Becoming a thought leader – someone who drives innovation, ideas and trends – can come with huge professional benefits, both in and outside your company.

This is especially valuable if you’re hoping to find new customers, wanting to expand your network or looking for a job. Your brand is how you appear to the world. Thus, it makes sense that a strong brand is preferable to one that’s unpolished and uninteresting.

Most of us were taught growing up, however, not to talk about or promote ourselves. You may have heard, “Hard work is required to be recognized and that any effort to attract attention is wrong.” Well, the world has changed. The growth of the Internet and social media has led to the importance of what many describe as a “trusted source,” “subject matter expert,” “change agent,” “go-to person” or “opinion maker.”

According to Forbes, “’Thought leadership’ is, without question, one of the most effective and efficient ways to generate new business from new clients as well as from existing clients. Thought leaders are also able to bring in higher-quality talent to their organizations as well as upgrade the capabilities of the talent within their organizations.”

For starters, check LinkedIn Influencers, a feature from LinkedIn that allows you to get access to some of the world’s best thought leaders. It’s an amazing way to learn from people who have had major success.

LinkedIn Influencers are selected by invitation only and include 500+ of the world’s foremost innovators, trendsetters and champions of change. As leaders in their industries and geographies, they discuss topics such as geopolitics, technology, diversity, culture, work/life balance, productivity and career development. Some of the top LinkedIn Influencers are Dr. Travis BradberryEd TriceLiz RyanGuy KawasakiJack WelchBill Gates and from Dallas Danielle Dimartino Booth.

While becoming a LinkedIn Influencer is a lofty goal, you can become a thought leader. Begin with these three steps:

  1. Create a robust online presence. Your online profile is becoming more important than your paper resume. Start by creating or improving your social media profiles, especially LinkedIn and Twitter, with complete descriptions of your credentials and career accomplishments. If you also haven’t registered at, I recommend that you do that now. Then, create your own blog or blog on your company’s website and start contributing regularly. Share your blogs on your social networks and get involved in appropriate groups and chats.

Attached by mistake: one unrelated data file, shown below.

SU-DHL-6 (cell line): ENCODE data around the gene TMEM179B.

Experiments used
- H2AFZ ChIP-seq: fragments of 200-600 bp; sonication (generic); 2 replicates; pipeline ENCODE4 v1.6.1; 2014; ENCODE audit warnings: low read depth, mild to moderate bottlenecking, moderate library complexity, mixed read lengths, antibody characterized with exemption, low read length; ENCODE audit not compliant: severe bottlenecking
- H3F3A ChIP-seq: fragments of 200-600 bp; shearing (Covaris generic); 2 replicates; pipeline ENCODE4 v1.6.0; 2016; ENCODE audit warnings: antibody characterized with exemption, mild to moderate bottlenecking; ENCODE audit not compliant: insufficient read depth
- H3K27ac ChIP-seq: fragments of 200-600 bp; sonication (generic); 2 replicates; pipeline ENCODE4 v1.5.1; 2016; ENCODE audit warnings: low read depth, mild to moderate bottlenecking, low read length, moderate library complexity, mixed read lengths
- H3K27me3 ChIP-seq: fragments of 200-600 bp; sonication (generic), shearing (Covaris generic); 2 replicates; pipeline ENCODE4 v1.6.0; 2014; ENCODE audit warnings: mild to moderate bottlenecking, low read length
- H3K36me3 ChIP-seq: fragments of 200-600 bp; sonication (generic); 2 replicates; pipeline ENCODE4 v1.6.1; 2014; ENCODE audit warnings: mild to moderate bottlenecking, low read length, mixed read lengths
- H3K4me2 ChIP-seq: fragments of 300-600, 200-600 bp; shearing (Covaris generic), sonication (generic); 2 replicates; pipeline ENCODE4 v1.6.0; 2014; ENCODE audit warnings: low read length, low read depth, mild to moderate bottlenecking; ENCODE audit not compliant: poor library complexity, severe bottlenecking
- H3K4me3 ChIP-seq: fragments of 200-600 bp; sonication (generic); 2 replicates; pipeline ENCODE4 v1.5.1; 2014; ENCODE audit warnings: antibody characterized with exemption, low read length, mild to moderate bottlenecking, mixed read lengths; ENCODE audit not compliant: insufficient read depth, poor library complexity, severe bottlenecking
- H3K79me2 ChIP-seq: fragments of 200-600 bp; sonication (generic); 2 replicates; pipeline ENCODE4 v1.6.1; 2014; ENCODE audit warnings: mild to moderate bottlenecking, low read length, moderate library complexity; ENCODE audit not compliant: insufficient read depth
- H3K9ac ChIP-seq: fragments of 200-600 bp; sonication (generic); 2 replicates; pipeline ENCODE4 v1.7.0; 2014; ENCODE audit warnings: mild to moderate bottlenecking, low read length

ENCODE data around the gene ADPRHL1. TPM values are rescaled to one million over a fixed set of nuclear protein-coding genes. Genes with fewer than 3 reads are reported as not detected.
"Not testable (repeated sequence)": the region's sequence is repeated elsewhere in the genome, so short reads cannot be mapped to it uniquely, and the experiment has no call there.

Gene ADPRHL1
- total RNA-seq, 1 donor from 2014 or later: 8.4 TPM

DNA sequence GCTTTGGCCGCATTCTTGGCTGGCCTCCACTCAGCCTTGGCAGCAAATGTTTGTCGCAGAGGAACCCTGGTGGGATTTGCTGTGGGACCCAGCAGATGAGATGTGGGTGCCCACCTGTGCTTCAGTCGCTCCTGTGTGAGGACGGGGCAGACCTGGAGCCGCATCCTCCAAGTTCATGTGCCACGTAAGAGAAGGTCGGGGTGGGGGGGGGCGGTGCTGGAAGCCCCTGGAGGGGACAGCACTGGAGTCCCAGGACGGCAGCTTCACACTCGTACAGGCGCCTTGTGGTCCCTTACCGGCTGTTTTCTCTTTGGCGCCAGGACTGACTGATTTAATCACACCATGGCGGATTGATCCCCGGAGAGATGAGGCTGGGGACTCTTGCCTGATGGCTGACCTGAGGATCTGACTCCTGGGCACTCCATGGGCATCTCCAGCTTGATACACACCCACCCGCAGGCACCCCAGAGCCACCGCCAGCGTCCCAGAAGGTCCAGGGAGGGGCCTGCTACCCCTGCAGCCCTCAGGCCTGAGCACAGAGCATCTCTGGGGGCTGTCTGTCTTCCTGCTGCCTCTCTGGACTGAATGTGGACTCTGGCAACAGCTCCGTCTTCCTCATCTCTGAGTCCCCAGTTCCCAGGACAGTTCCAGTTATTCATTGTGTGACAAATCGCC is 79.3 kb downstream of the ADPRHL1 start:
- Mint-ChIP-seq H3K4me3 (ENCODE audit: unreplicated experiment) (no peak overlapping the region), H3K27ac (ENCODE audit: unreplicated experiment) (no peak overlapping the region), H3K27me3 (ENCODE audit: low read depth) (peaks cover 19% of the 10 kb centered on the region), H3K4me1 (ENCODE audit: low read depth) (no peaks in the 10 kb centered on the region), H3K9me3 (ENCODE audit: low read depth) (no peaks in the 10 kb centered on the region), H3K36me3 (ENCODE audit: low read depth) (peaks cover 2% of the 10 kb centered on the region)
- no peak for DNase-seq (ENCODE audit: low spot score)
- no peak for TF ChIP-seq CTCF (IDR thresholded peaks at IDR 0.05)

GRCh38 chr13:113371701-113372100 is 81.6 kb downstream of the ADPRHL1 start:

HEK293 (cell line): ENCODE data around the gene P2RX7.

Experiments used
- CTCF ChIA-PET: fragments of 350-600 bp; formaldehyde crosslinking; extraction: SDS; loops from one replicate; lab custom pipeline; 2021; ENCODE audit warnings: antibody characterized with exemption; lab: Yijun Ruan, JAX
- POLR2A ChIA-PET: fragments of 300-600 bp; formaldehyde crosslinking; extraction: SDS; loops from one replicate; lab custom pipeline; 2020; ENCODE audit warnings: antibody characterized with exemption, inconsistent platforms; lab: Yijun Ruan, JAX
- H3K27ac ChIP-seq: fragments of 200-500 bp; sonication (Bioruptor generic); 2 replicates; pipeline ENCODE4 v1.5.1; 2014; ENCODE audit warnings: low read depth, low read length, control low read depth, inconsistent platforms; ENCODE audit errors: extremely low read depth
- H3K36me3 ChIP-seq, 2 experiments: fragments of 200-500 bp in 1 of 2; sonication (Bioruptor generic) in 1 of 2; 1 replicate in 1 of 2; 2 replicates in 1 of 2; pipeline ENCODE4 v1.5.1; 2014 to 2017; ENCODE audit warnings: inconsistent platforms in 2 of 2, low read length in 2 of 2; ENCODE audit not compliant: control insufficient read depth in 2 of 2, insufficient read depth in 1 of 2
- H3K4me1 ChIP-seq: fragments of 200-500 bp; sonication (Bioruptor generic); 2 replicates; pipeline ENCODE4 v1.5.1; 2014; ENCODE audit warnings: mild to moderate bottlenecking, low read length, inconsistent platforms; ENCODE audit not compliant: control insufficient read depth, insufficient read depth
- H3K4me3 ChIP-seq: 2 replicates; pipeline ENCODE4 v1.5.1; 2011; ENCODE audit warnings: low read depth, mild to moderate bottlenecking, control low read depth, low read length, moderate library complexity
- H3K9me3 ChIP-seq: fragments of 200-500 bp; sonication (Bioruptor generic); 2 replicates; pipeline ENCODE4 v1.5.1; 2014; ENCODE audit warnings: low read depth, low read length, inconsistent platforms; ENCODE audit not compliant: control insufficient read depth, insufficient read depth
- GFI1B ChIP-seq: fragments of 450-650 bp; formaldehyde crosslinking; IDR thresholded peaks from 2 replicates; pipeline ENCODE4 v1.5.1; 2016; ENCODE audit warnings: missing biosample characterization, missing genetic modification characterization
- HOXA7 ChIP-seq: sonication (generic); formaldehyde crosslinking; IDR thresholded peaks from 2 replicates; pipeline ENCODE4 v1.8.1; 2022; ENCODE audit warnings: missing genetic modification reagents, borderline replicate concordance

2. Become a networking rock star. Networking is about making connections and learning what you can do to help others – it’s about service. You’ve probably done it your entire life. It’s not complicated and shouldn’t be frightening or uncomfortable. Networking can happen anytime, anywhere – on an airplane, at a community event, in the grocery store, at a restaurant or at a meeting of a professional organization. The more individuals that are in your network, the more authority you’ll have, and the weightier your words will be.
  3. Drive change and innovation. Offer insight, observe trends and make bold predictions in your content and conversation. Color outside the lines and explore new approaches. Remember, you cannot steal second base with your foot still on first.

For those wanting to reap the benefits of thought leadership, consider it part of your overall business strategy. As a marketing and public relations professional, for example, I help business and community leaders:

  • Develop talking points, key messages and elevator speeches
  • Draft expert content, byline articles, blog posts and tweets
  • Integrate social media
  • Secure print, broadcast and digital media coverage
  • Get speaking opportunities
  • Enter awards competitions
  • Create, plan and market events
  • Assess networking and community leadership opportunities

Does your company have an effective thought leadership strategy? What other techniques do you use to build a reputation as a thought leader? Let me know your thoughts.

Finally, we’re all inundated with marketing messages that only make people tune out. To distinguish yourself and reach your target, you must offer value. Instead of pushing information about your company and products, think about filling a need by establishing yourself as a reliable authority. When your target needs your skills, product or service, you and your company should be the first to come to mind.

Randy E. Pruett
Vice President & Account Manager